- Make a plan: It sounds simple, but making a plan that outlines primary projects and breaks them into key tasks, supply lists and other resources makes your project more actionable. We also recommend creating target dates for your implementation to help you plan backward. Your timeframe will depend on how intensive your changes are.
- Rally support: Whether it is a skilled local carpenter donating time or the helping hands of friends scrubbing your room, classroom transformations don't have to happen alone. Map your social network to identify the talents and skills that you can tap into. And don't be afraid to ask for help.
- Make it a reality: With a compelling story and a specific ask, the crowd can be a generous source of in-kind and monetary support. Whether you use old-fashioned donation letters, Amazon registries or social media, let friends know what in-kind support you need. Read Suzie Boss' blog about navigating crowdfunding for classrooms.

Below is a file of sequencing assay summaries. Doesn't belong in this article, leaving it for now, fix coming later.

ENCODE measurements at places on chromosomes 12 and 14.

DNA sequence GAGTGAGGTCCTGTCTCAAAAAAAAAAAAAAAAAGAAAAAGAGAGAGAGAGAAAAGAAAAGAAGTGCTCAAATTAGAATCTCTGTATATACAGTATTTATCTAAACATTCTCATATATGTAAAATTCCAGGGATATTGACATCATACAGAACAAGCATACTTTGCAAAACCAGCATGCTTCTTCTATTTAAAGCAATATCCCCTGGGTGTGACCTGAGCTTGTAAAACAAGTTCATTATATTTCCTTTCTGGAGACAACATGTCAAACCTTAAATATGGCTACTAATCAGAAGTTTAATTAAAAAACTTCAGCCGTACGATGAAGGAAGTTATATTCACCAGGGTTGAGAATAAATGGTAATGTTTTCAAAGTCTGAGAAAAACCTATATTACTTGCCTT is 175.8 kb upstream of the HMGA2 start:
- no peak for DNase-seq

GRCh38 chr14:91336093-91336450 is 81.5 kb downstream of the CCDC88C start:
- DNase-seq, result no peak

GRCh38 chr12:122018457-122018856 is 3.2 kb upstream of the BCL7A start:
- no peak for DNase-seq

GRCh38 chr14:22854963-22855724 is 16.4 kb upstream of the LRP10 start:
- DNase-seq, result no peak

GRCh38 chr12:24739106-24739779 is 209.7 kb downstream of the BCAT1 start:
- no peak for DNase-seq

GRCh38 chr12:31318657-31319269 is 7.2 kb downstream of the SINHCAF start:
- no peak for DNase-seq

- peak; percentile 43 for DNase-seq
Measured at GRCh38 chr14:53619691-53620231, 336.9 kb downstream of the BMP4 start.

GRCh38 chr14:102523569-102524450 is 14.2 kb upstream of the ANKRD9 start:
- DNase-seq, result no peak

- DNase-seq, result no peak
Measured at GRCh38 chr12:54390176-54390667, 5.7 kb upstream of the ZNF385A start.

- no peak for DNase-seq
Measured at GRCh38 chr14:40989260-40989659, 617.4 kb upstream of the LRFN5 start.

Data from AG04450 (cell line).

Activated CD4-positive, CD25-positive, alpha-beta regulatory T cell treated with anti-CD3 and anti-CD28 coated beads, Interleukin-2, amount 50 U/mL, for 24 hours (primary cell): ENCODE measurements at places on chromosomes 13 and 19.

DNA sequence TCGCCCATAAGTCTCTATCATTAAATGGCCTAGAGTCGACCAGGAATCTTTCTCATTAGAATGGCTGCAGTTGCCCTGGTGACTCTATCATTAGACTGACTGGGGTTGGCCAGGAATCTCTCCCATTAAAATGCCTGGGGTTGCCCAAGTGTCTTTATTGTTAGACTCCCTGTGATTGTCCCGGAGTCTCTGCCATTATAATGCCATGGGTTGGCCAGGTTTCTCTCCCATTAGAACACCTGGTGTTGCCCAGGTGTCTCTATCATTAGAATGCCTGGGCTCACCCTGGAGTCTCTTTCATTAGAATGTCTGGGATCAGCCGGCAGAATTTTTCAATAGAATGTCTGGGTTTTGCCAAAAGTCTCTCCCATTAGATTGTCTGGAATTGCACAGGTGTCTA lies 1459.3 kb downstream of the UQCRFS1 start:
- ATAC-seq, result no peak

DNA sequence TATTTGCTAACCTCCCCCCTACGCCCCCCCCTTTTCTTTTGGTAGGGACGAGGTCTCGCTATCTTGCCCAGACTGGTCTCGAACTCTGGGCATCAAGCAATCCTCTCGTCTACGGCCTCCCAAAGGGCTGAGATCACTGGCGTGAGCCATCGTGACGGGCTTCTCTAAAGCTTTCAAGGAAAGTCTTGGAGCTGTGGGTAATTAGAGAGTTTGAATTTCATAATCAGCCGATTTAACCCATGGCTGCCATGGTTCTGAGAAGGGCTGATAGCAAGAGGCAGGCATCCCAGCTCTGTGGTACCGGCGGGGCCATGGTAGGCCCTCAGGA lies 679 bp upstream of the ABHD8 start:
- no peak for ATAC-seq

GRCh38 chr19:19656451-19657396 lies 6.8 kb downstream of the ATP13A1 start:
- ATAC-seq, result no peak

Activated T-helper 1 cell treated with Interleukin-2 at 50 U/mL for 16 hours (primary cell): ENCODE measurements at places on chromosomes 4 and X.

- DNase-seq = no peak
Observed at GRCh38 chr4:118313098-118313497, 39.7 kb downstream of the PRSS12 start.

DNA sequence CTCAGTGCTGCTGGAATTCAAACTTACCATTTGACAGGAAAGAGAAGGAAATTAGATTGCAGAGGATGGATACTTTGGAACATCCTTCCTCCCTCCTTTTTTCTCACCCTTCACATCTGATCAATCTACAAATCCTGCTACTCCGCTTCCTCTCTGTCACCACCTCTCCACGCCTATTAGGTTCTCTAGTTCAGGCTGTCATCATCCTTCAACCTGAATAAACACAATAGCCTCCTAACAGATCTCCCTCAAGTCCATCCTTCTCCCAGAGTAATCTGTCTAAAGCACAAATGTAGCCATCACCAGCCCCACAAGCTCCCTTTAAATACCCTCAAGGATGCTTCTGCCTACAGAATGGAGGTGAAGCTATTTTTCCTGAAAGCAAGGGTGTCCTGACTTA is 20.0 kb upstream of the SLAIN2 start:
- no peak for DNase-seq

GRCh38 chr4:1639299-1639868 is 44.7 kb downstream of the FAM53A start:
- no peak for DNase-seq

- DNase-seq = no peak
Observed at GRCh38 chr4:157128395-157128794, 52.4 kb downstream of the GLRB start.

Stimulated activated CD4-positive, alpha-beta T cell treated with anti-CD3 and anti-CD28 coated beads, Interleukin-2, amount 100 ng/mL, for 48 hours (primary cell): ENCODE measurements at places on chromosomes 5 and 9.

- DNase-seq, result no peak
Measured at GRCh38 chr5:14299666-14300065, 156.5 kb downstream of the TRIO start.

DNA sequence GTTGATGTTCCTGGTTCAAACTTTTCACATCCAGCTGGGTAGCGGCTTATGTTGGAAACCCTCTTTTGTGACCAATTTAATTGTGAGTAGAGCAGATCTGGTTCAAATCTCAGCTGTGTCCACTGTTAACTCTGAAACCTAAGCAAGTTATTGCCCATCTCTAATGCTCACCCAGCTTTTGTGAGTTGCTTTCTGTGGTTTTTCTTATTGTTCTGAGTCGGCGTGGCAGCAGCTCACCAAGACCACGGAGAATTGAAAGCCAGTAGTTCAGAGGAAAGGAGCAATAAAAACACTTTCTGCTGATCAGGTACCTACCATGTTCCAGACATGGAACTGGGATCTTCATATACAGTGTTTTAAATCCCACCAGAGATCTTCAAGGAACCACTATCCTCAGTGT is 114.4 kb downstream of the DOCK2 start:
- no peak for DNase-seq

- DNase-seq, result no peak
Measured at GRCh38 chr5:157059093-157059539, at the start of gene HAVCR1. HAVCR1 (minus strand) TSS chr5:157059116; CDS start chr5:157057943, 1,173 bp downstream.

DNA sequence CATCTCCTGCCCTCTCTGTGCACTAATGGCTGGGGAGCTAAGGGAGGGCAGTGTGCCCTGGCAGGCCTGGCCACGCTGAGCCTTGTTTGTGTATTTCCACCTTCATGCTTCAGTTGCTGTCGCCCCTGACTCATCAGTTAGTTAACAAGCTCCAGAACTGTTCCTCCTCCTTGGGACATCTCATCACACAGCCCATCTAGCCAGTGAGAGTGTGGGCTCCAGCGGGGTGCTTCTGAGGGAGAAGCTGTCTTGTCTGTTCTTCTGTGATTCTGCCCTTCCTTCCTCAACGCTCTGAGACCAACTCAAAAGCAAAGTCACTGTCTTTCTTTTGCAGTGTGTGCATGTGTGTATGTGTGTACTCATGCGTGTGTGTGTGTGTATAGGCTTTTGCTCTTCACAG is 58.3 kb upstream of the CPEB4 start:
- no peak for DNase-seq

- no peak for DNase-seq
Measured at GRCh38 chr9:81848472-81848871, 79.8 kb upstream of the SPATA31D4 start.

6. Evolve and Share What Works
Your room is filled with prototypes big and small. Now what? See what happens, share your story, and tinker and refine your re-designs.
- Evaluate and iterate: Make room for personal reflection, continued observation and feedback from your students, both formally and informally. Use this to power your refinements and next projects. Edutopia checked in with Steve to see what has worked and evolved in his space to fuel his personal iteration process.
- Share: Talk about your redesign! When you share with colleagues, online communities, and leaders in your school, you fuel the larger conversation about the role of environments in learning experiences. Who knows, you might inspire a colleague across the country or have your prototype serve as the poster child for more sensitive capital investment.
Learn more about San Francisco’s Roosevelt Middle School and the volunteers and organizations who participated in the Remake Your Class project.